Physical Activity after a Spinal Cord Injury - Getting Started

Let's get started!

The guidelines tell us what we should aim for, but how do we actually do this?​ This article will explain what aerobic and strength activity is, and will give you some tips as to how to achieve 'moderate to vigorous' intensity.

Aerobic Activity

What is aerobic activity? Aerobic activity is the continuous movement of the body. Depending on your level of injury, it may increase your heart rate, breathing and make you a bit warm and sweaty.

Types of aerobic activity:

  • Everyday activities such as housework, playing with your children, walking the dog, and gardening
  • Walking or wheeling at the park, or commuting to work
  • Sport such as badminton, cycling, and rugby
  • Gym classes like body pump or home workouts online

Understanding Intensity

You may have used the Rating of Perceived Exertion (RPE) scale at your spinal unit. It is a scale from 6 (no exertion at all) to 20 (maximal exertion) The image below uses the scale to explain how moderate intensity and vigorous intensity may feel, and the types of activity that each intensity may correspond to. Click on the image to download the Intensity Poster (.pdf)

Strength Activity

What is strength activity? Strength activities involve using your body weight, resistance bands or weights to increase strength.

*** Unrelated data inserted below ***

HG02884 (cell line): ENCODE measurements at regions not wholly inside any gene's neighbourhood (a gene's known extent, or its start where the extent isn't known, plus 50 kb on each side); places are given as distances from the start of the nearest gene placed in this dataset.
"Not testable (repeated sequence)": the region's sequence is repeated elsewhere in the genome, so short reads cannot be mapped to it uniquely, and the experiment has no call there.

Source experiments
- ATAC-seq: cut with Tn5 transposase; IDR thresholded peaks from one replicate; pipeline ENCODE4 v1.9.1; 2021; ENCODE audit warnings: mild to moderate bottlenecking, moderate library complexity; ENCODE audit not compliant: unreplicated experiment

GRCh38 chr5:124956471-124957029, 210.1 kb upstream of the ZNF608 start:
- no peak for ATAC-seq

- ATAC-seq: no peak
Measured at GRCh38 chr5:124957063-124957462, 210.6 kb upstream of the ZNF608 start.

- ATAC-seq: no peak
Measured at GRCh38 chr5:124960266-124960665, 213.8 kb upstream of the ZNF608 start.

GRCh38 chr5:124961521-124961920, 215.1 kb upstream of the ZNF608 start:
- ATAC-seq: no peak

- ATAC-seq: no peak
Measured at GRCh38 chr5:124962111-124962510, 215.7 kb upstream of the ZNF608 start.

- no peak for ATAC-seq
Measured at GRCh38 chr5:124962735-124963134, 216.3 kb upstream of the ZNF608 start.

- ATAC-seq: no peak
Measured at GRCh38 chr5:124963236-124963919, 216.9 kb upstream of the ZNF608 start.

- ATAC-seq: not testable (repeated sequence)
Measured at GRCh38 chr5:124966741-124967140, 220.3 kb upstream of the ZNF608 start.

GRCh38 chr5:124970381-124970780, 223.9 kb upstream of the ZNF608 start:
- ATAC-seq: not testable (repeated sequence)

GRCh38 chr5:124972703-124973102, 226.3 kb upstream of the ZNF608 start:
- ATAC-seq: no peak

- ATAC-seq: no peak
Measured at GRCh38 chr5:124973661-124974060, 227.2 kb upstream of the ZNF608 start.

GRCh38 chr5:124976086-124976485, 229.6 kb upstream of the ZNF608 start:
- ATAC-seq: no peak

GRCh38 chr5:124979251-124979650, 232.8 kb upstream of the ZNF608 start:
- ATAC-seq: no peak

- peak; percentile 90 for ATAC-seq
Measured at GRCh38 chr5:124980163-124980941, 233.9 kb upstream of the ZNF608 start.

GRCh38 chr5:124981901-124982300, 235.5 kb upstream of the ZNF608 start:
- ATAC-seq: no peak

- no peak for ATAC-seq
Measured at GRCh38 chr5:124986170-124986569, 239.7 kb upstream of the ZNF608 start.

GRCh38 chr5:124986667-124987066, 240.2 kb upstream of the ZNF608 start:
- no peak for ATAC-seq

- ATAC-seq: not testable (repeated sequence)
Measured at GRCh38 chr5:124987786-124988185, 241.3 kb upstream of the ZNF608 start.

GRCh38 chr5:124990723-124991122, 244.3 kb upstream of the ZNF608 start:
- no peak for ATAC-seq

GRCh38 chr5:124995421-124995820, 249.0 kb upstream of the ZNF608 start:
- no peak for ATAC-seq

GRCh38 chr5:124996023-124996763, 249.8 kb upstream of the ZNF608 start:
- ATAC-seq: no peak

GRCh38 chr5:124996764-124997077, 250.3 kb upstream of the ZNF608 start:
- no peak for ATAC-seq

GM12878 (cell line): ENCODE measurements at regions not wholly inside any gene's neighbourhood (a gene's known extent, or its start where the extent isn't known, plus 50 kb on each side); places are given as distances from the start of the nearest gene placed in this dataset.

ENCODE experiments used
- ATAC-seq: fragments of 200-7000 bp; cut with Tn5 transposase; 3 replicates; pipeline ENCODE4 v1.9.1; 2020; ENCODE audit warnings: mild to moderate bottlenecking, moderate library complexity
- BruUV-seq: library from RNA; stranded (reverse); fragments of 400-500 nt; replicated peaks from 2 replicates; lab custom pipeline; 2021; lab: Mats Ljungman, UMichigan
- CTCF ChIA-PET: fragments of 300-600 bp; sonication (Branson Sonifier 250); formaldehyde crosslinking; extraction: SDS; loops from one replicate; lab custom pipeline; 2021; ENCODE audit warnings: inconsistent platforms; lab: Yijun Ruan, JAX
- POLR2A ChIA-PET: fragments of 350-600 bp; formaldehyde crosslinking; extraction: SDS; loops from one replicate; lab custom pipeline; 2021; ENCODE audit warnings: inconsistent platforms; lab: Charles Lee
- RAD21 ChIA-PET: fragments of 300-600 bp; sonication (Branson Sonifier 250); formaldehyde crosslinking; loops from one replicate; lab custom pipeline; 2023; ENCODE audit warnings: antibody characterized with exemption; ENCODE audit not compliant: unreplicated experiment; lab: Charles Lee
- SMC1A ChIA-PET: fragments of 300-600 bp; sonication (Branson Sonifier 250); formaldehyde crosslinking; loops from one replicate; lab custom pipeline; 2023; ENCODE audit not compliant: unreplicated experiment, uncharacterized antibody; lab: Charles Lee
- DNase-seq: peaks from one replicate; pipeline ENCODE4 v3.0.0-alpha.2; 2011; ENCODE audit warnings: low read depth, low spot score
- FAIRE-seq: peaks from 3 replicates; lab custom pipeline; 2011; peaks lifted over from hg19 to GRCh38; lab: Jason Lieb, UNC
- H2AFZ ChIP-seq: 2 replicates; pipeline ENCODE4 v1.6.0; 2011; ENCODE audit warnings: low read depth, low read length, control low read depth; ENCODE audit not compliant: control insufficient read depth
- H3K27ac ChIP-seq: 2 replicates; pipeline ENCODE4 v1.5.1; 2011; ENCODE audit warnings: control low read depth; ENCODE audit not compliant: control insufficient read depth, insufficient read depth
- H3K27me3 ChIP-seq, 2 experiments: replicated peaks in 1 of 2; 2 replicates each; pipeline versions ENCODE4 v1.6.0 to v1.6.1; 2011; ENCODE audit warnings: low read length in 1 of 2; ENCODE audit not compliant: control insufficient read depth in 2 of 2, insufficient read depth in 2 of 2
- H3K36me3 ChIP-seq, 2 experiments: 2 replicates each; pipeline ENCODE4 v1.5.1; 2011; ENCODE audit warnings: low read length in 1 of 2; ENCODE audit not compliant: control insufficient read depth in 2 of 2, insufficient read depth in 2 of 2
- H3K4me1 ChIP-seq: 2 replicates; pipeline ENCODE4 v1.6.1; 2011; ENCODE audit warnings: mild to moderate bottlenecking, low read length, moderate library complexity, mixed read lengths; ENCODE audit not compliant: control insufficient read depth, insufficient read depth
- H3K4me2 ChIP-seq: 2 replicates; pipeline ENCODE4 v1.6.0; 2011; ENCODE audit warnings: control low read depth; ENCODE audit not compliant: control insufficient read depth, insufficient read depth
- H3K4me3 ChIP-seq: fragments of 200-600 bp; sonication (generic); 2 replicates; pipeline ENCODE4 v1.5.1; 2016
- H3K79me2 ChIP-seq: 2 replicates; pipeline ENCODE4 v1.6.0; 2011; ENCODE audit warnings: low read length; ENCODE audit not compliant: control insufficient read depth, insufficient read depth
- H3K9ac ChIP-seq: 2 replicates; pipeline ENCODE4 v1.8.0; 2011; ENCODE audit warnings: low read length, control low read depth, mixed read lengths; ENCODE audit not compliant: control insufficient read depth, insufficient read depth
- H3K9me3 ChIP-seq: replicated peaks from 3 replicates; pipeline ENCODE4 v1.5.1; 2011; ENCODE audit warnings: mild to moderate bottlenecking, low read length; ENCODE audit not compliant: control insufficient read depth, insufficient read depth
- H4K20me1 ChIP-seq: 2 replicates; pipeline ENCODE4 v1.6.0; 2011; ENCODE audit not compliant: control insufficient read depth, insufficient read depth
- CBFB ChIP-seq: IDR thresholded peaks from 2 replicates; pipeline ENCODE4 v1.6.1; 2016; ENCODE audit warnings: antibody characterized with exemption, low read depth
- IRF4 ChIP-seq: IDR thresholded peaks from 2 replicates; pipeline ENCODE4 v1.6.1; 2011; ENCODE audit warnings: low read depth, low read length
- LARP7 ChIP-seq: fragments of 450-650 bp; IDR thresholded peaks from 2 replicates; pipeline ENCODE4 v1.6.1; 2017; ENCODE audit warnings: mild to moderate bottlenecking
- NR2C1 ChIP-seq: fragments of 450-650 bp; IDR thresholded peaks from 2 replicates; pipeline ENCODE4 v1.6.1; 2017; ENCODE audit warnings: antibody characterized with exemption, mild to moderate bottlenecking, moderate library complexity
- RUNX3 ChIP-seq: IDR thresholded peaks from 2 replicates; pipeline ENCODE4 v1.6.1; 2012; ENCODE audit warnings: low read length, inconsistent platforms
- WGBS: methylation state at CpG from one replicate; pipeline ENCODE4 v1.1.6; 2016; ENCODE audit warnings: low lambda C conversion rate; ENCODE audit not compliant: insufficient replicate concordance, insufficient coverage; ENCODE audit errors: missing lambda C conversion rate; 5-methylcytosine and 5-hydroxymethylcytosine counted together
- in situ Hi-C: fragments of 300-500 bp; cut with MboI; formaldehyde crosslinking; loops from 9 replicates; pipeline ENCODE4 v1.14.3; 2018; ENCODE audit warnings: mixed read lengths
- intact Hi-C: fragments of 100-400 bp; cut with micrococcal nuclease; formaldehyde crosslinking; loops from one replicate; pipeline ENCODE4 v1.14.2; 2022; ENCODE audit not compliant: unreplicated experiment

Types of strength activity: 

  • Everyday activities such as carrying your shopping, or digging in the garden
  • Strengthening classes like yoga or pilates
  • Traditional strength training such as squats, calf raises, chest press, bicep curl etc

Resources: WheelPower has lots of strength workout videos:

A Canadian research team has created strength-training guides - 'Strength-training guide for people with paraplegia'. Click HERE

"I don’t attend the gym anymore. I enjoyed it when there but it was always so busy and I did feel self-conscious at times. I’ve noticed over the last year of this pandemic that my previous 20+ transfers a day, going back and forward to work and everything in between with household chores that, that is my activity that has kept me fit and toned. It’s been less activity this year and its showed in my upper limbs so I’m looking forward to getting back to regular everyday activities to increase my fitness levels again." LT

"As a new wheelchair user you soon realise that a 'flat' road is anything but! The camber, rough tarmac, lack of kerb cuts etc all make just the equivalent of 'going for a walk' really tough, especially when your arms feel like wee chicken wings!" EF

Physical Activity

There are lots of great resources to help you become more physically active. 


WheelPower is the national charity for wheelchair sport. They regularly post exercise videos on their website and YouTube. Including aerobic and strength workouts, with and without equipment. At the moment, they are even offering a free set of resistance bands!


Parasport powered by Toyota is the new way to discover inclusive local opportunities to become more active. Theirr ambition is to create the UK’s biggest fun and vibrant community for players, parents and coaches to share their experiences of para sport, and find useful hints, tips and information on what’s happening near you.

Scottish Disability Sport (SDS)

SDS regularly update their website with news and events specific to each region of Scotland. From Para Sport Festivals to Disability Inclusion Training, Boccia Championships to Awards Nights, there is something for everyone. 

Charlotte's Tandems